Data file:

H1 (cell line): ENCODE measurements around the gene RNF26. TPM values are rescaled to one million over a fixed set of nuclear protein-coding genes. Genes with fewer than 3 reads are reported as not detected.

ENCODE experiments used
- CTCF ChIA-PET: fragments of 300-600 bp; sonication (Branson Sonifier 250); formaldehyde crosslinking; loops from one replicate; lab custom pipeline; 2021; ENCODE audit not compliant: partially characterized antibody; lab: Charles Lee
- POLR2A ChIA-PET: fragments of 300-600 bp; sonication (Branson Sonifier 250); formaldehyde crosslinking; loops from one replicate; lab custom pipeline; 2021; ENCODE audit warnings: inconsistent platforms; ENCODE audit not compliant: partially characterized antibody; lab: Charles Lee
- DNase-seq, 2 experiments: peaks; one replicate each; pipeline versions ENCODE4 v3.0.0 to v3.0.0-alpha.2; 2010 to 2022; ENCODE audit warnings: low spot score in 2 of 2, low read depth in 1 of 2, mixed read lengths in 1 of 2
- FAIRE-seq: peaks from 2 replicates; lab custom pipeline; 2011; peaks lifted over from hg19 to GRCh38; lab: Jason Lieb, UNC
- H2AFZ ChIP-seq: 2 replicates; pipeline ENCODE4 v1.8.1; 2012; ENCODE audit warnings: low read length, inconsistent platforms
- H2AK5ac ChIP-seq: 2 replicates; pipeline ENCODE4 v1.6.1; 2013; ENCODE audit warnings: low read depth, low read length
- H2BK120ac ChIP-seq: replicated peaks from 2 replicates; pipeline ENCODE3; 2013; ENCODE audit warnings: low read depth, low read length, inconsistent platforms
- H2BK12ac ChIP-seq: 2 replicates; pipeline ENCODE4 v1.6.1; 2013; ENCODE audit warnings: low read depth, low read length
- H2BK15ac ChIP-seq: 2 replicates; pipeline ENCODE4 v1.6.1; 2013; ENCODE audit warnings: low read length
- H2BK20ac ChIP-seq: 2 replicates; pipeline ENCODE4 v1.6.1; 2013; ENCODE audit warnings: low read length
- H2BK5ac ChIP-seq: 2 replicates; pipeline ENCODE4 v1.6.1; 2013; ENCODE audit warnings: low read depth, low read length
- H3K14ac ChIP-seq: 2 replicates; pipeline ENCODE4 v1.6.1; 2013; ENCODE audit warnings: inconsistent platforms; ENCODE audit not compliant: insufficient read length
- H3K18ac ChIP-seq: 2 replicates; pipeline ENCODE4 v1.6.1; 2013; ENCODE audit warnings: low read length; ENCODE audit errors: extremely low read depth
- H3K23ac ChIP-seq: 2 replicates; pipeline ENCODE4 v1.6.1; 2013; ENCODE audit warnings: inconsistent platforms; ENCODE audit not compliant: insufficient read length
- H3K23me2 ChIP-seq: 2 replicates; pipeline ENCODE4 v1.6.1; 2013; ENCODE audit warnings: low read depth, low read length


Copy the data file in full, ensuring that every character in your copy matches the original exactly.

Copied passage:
H1 (cell line): ENCODE measurements around the gene RNF26. TPM values are rescaled to one million over a fixed set of nuclear protein-coding genes. Genes with fewer than 3 reads are reported as not detected.

ENCODE experiments used
- CTCF ChIA-PET: fragments of 300-600 bp; sonication (Branson Sonifier 250); formaldehyde crosslinking; loops from one replicate; lab custom pipeline; 2021; ENCODE audit not compliant: partially characterized antibody; lab: Charles Lee
- POLR2A ChIA-PET: fragments of 300-600 bp; sonication (Branson Sonifier 250); formaldehyde crosslinking; loops from one replicate; lab custom pipeline; 2021; ENCODE audit warnings: inconsistent platforms; ENCODE audit not compliant: partially characterized antibody; lab: Charles Lee
- DNase-seq, 2 experiments: peaks; one replicate each; pipeline versions ENCODE4 v3.0.0 to v3.0.0-alpha.2; 2010 to 2022; ENCODE audit warnings: low spot score in 2 of 2, low read depth in 1 of 2, mixed read lengths in 1 of 2
- FAIRE-seq: peaks from 2 replicates; lab custom pipeline; 2011; peaks lifted over from hg19 to GRCh38; lab: Jason Lieb, UNC
- H2AFZ ChIP-seq: 2 replicates; pipeline ENCODE4 v1.8.1; 2012; ENCODE audit warnings: low read length, inconsistent platforms
- H2AK5ac ChIP-seq: 2 replicates; pipeline ENCODE4 v1.6.1; 2013; ENCODE audit warnings: low read depth, low read length
- H2BK120ac ChIP-seq: replicated peaks from 2 replicates; pipeline ENCODE3; 2013; ENCODE audit warnings: low read depth, low read length, inconsistent platforms
- H2BK12ac ChIP-seq: 2 replicates; pipeline ENCODE4 v1.6.1; 2013; ENCODE audit warnings: low read depth, low read length
- H2BK15ac ChIP-seq: 2 replicates; pipeline ENCODE4 v1.6.1; 2013; ENCODE audit warnings: low read length
- H2BK20ac ChIP-seq: 2 replicates; pipeline ENCODE4 v1.6.1; 2013; ENCODE audit warnings: low read length
- H2BK5ac ChIP-seq: 2 replicates; pipeline ENCODE4 v1.6.1; 2013; ENCODE audit warnings: low read depth, low read length
- H3K14ac ChIP-seq: 2 replicates; pipeline ENCODE4 v1.6.1; 2013; ENCODE audit warnings: inconsistent platforms; ENCODE audit not compliant: insufficient read length
- H3K18ac ChIP-seq: 2 replicates; pipeline ENCODE4 v1.6.1; 2013; ENCODE audit warnings: low read length; ENCODE audit errors: extremely low read depth
- H3K23ac ChIP-seq: 2 replicates; pipeline ENCODE4 v1.6.1; 2013; ENCODE audit warnings: inconsistent platforms; ENCODE audit not compliant: insufficient read length
- H3K23me2 ChIP-seq: 2 replicates; pipeline ENCODE4 v1.6.1; 2013; ENCODE audit warnings: low read depth, low read length